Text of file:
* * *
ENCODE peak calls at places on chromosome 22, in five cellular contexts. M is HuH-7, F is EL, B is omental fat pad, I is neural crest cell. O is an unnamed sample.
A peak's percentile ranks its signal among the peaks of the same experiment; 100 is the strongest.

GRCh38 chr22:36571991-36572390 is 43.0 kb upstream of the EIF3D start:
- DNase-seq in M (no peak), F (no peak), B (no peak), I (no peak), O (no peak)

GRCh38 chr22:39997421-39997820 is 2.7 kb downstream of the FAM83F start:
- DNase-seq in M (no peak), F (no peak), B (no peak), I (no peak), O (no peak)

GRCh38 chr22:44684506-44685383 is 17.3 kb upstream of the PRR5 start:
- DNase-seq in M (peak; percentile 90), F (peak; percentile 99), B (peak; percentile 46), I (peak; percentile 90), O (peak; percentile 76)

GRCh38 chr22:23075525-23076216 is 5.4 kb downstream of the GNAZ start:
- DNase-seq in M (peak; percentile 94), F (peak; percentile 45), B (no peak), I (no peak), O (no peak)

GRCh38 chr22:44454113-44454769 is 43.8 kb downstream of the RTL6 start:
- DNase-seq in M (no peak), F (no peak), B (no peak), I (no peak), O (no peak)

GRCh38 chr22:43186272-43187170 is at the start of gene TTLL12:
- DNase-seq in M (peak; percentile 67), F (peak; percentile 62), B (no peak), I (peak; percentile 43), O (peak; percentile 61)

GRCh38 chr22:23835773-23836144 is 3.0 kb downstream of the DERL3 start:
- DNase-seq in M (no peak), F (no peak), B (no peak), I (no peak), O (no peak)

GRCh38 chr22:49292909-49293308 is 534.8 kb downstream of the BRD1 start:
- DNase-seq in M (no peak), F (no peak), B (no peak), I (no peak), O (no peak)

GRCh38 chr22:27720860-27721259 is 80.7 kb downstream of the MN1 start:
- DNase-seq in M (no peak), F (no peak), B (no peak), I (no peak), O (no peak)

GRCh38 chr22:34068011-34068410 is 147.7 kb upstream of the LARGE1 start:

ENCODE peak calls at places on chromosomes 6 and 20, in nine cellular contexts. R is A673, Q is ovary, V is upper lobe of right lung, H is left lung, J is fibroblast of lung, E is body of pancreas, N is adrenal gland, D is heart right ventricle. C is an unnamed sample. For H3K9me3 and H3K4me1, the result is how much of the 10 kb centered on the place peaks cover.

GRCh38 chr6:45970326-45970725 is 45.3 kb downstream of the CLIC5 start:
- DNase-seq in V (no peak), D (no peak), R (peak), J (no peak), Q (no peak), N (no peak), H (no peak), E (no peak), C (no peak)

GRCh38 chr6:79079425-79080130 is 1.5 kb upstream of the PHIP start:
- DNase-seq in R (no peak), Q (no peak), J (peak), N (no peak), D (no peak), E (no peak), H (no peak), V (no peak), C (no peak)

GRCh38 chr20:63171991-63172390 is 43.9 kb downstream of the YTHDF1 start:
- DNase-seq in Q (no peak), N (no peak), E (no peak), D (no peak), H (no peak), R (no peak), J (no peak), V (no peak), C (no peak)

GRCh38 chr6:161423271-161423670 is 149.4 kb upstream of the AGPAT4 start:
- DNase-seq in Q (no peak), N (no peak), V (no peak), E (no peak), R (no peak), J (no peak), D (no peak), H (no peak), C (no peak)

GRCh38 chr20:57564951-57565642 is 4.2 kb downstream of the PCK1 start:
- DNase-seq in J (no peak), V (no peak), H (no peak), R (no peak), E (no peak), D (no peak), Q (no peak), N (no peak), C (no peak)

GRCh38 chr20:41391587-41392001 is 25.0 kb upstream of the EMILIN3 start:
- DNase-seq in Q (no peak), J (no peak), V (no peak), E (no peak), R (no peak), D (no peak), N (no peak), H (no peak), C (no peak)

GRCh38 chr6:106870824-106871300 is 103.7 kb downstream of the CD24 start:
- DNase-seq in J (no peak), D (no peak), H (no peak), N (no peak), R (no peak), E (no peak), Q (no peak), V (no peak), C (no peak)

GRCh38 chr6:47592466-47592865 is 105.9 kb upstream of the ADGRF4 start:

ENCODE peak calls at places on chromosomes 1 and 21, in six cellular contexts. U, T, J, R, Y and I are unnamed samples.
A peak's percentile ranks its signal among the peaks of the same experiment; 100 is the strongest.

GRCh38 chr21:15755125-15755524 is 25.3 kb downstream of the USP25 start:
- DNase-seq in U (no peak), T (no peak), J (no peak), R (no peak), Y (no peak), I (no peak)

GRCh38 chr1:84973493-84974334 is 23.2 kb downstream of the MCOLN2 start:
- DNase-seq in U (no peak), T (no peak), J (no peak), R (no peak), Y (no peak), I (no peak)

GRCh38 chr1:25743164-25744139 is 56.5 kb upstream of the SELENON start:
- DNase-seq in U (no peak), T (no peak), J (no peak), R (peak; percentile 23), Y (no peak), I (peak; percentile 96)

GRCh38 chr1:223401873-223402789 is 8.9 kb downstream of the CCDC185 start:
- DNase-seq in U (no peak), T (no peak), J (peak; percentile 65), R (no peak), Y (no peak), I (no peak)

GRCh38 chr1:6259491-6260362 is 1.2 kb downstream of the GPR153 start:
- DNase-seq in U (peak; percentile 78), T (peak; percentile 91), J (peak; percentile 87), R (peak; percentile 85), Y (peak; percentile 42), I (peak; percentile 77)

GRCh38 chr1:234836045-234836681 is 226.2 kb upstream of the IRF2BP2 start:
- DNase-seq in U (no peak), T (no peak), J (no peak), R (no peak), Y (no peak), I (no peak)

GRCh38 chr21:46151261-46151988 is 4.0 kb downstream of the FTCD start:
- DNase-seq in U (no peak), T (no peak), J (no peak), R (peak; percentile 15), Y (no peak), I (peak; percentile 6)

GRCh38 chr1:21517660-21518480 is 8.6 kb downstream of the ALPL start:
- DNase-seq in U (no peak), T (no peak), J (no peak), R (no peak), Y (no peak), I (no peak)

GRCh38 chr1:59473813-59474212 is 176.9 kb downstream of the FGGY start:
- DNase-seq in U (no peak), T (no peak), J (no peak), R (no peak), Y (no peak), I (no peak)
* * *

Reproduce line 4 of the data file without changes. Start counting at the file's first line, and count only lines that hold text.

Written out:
- DNase-seq in M (no peak), F (no peak), B (no peak), I (no peak), O (no peak)